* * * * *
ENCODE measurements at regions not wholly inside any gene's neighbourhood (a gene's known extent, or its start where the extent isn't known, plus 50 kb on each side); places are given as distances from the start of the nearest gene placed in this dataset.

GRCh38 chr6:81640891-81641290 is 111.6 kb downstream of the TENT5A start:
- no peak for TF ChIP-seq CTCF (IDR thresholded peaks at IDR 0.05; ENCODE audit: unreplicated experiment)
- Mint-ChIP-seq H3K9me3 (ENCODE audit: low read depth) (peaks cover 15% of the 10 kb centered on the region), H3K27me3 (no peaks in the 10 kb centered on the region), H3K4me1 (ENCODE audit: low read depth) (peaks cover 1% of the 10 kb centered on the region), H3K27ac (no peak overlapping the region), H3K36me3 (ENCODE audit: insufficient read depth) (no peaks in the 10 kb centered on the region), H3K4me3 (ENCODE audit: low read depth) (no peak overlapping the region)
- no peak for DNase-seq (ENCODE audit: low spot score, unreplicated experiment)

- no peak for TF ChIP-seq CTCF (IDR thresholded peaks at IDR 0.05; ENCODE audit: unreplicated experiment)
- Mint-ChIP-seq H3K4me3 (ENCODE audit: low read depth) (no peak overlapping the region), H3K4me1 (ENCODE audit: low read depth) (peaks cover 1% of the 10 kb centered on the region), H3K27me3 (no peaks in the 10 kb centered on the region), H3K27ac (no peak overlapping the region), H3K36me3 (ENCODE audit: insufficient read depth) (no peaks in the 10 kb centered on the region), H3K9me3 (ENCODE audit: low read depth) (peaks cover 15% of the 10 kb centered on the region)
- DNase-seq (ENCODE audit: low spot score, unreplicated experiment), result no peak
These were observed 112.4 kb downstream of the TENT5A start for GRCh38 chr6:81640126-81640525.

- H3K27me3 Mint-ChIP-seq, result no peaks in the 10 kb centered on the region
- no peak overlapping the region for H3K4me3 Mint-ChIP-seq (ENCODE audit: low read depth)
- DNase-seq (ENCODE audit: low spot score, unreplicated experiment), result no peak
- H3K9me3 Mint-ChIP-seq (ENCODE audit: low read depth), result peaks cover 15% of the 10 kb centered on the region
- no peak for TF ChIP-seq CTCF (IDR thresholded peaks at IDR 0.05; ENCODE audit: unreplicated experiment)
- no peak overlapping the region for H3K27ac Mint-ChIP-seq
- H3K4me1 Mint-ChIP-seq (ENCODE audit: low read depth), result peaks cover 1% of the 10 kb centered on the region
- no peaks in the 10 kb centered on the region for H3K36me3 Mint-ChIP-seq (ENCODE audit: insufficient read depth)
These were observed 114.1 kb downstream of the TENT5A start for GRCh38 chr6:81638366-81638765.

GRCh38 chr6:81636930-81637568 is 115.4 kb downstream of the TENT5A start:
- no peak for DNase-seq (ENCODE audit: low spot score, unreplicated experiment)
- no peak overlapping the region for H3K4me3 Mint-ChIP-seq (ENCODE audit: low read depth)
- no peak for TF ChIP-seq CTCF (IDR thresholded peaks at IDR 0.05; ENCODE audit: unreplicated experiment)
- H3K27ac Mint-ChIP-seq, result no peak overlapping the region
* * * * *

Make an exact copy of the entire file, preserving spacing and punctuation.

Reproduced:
ENCODE measurements at regions not wholly inside any gene's neighbourhood (a gene's known extent, or its start where the extent isn't known, plus 50 kb on each side); places are given as distances from the start of the nearest gene placed in this dataset.

GRCh38 chr6:81640891-81641290 is 111.6 kb downstream of the TENT5A start:
- no peak for TF ChIP-seq CTCF (IDR thresholded peaks at IDR 0.05; ENCODE audit: unreplicated experiment)
- Mint-ChIP-seq H3K9me3 (ENCODE audit: low read depth) (peaks cover 15% of the 10 kb centered on the region), H3K27me3 (no peaks in the 10 kb centered on the region), H3K4me1 (ENCODE audit: low read depth) (peaks cover 1% of the 10 kb centered on the region), H3K27ac (no peak overlapping the region), H3K36me3 (ENCODE audit: insufficient read depth) (no peaks in the 10 kb centered on the region), H3K4me3 (ENCODE audit: low read depth) (no peak overlapping the region)
- no peak for DNase-seq (ENCODE audit: low spot score, unreplicated experiment)

- no peak for TF ChIP-seq CTCF (IDR thresholded peaks at IDR 0.05; ENCODE audit: unreplicated experiment)
- Mint-ChIP-seq H3K4me3 (ENCODE audit: low read depth) (no peak overlapping the region), H3K4me1 (ENCODE audit: low read depth) (peaks cover 1% of the 10 kb centered on the region), H3K27me3 (no peaks in the 10 kb centered on the region), H3K27ac (no peak overlapping the region), H3K36me3 (ENCODE audit: insufficient read depth) (no peaks in the 10 kb centered on the region), H3K9me3 (ENCODE audit: low read depth) (peaks cover 15% of the 10 kb centered on the region)
- DNase-seq (ENCODE audit: low spot score, unreplicated experiment), result no peak
These were observed 112.4 kb downstream of the TENT5A start for GRCh38 chr6:81640126-81640525.

- H3K27me3 Mint-ChIP-seq, result no peaks in the 10 kb centered on the region
- no peak overlapping the region for H3K4me3 Mint-ChIP-seq (ENCODE audit: low read depth)
- DNase-seq (ENCODE audit: low spot score, unreplicated experiment), result no peak
- H3K9me3 Mint-ChIP-seq (ENCODE audit: low read depth), result peaks cover 15% of the 10 kb centered on the region
- no peak for TF ChIP-seq CTCF (IDR thresholded peaks at IDR 0.05; ENCODE audit: unreplicated experiment)
- no peak overlapping the region for H3K27ac Mint-ChIP-seq
- H3K4me1 Mint-ChIP-seq (ENCODE audit: low read depth), result peaks cover 1% of the 10 kb centered on the region
- no peaks in the 10 kb centered on the region for H3K36me3 Mint-ChIP-seq (ENCODE audit: insufficient read depth)
These were observed 114.1 kb downstream of the TENT5A start for GRCh38 chr6:81638366-81638765.

GRCh38 chr6:81636930-81637568 is 115.4 kb downstream of the TENT5A start:
- no peak for DNase-seq (ENCODE audit: low spot score, unreplicated experiment)
- no peak overlapping the region for H3K4me3 Mint-ChIP-seq (ENCODE audit: low read depth)
- no peak for TF ChIP-seq CTCF (IDR thresholded peaks at IDR 0.05; ENCODE audit: unreplicated experiment)
- H3K27ac Mint-ChIP-seq, result no peak overlapping the region